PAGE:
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Social Media is Destroying Our Lives

Nancy Jo Sales, Vanity Fair

This year, 81 percent of Internet-using teenagers in America reported that they are active on social-networking sites, more than ever before. Facebook, Twitter, Instagram, and new dating apps like Tinder, Grindr, and Blendr have increasingly become key players in social interactions, both online and IRL (in real life). Combined with unprecedented easy access to the unreal world of Internet porn, the result is a situation that has drastically affected gender roles for young people. Speaking to a variety of teenaged boys and girls across the country, Nancy Jo Sales uncovers a world where boys are taught they have the right to expect everything from social submission to outright sex from their female peers. What is this doing to America’s young women?

In a troubling, and slightly depressing must-read feature, Vanity Fair’s Nancy Jo Sales talks with groups of teenagers about social media and its affect on their lives.

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Frozen Pizza: How Instagram And Vine Are Fuelling The Frivolous


That is a frozen piece of pizza, on the ground, covered in snow. I found it in the parking lot this morning as I was leaving school. I posted an Instagram of it.

At the outset of the new year, I set some social media goals for myself. Things like learning to better leverage Twitter as a networking tool, expanding my presence and my brand online, and trying to take more Instagram photos. I hoped to achieve that last one by taking at least one Instagram photo each day for the entire year. For the first few weeks, I did quite well. I started taking photos of everything, some days posting more than one. On occasion, more than five.

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2012 in Review: Tech


2012 has been a monumental year in technology. This year we’ve watched Facebook truly realize the complete “American Dream,” as it went through with an IPO that valued the social network at $90 billion in May,  lost 47 percent of its value in 94 days, and subsequently began a slow ascent back to respectability. The Internet rallied its voice and defeated major legislation across the globe, including SOPA and PIPA that attempted to regulate the Internet. Major gadgets were released, including the Nexus 7, iPad mini, Microsoft Surface and iPhone 5. Copyright and patent laws around the world were put to the test as Apple and Android OEMs embarked on a game of ‘who can file lawsuits against each other in the most countries,’ with Samsung arising as the first victim of the lawsuits to the tune of $1 billion, which of course is being appealed.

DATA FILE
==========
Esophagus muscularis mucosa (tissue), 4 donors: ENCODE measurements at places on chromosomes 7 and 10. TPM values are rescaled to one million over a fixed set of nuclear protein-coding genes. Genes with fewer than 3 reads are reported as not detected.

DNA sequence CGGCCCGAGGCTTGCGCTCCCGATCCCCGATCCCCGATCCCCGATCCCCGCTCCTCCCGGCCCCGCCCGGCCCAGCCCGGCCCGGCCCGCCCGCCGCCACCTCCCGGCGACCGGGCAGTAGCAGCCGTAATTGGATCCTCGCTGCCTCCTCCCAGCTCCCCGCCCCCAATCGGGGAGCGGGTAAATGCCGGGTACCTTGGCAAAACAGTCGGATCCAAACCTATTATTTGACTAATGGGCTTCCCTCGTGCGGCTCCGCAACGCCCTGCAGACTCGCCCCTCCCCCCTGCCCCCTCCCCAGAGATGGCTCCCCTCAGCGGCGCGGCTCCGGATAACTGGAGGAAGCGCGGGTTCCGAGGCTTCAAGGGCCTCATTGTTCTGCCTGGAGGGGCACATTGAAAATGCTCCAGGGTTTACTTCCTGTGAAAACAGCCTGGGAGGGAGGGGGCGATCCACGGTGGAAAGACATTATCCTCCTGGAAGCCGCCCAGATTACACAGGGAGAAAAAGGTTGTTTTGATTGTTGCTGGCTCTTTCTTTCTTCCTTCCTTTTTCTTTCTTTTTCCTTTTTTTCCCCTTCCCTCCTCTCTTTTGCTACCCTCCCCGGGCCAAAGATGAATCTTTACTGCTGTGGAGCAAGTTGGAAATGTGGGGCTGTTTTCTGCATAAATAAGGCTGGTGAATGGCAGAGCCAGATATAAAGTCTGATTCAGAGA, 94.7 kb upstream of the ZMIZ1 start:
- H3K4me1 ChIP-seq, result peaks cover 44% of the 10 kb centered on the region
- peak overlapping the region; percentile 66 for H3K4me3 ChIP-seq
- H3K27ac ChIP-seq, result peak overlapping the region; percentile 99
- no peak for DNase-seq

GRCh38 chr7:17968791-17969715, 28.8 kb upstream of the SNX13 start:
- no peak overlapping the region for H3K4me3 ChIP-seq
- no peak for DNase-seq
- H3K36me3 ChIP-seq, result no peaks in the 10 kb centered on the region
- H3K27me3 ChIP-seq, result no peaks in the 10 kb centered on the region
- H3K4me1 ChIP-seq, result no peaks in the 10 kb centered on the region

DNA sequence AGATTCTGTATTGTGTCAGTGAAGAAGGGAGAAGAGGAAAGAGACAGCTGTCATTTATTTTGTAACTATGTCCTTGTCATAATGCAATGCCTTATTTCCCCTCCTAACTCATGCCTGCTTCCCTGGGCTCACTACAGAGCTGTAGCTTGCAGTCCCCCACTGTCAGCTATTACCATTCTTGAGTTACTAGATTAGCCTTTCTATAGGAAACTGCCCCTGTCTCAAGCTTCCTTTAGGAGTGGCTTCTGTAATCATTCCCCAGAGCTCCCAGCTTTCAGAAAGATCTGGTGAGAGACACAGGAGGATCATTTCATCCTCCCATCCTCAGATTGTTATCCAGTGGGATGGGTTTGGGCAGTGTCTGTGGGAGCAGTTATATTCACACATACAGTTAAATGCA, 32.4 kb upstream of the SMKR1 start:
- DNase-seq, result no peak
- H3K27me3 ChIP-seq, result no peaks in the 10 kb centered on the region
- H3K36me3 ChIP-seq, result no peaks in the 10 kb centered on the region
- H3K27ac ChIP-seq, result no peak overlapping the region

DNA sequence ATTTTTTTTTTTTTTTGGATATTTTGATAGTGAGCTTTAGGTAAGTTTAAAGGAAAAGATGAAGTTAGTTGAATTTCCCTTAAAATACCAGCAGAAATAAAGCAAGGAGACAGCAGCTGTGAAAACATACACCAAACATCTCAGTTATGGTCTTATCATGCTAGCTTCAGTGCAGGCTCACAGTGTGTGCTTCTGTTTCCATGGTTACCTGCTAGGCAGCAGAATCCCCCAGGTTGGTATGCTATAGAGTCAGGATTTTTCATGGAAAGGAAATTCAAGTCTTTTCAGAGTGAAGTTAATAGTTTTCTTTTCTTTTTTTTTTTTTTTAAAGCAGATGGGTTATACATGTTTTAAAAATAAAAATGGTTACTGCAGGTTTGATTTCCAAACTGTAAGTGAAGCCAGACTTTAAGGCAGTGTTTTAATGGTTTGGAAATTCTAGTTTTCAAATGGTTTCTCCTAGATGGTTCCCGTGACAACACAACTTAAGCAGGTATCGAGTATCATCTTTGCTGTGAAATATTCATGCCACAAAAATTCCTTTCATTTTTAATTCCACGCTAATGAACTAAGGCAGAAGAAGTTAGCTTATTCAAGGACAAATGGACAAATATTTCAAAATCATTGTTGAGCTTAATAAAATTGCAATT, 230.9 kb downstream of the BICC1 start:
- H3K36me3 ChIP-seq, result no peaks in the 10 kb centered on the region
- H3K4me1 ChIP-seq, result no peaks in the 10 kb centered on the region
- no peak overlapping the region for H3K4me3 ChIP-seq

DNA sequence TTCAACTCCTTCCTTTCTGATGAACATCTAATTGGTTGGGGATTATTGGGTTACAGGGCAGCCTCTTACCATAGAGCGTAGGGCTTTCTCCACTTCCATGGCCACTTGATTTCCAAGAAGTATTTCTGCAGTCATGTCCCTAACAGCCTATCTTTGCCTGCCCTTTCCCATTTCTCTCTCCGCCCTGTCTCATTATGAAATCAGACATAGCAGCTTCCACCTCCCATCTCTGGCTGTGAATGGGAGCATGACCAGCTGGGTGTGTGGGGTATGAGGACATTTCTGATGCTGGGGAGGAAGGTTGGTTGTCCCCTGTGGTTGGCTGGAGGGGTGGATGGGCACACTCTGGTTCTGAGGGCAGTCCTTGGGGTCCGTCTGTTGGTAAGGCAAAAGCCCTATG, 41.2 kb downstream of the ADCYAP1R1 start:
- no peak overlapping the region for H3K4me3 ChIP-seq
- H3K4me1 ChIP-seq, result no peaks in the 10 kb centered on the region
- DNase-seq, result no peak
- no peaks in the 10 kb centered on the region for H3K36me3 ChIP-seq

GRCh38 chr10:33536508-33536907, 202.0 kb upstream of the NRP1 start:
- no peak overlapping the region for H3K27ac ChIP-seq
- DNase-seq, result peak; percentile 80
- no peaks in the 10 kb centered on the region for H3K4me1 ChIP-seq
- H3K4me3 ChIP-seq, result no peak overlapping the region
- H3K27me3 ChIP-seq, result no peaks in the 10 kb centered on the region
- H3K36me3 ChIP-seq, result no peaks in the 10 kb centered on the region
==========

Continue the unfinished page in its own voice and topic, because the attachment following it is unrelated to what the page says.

All in all, it was a very eventful year in tech. Let’s take a look back at some of the highlights.

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Yesterday, Instagram announced changes to the existing privacy policy and terms of service. These changes will go into effect on January 16th 2013. You can read the brief announcement here.

The impending changes have serious implications that could impact users in an extremely negative way. The most significant change is that Instagram — much like its owner Facebook — has now granted itself the perpetual right to sell user-generated content (images) without payment or notification being sent to the user. This means that Facebook has the right to sell all public photos that are shared by users on Instagram to companies or any other organization for advertising purposes. Unless users of the social sharing network delete their accounts prior to the January deadline, they will not be able to opt out of how their images will be used.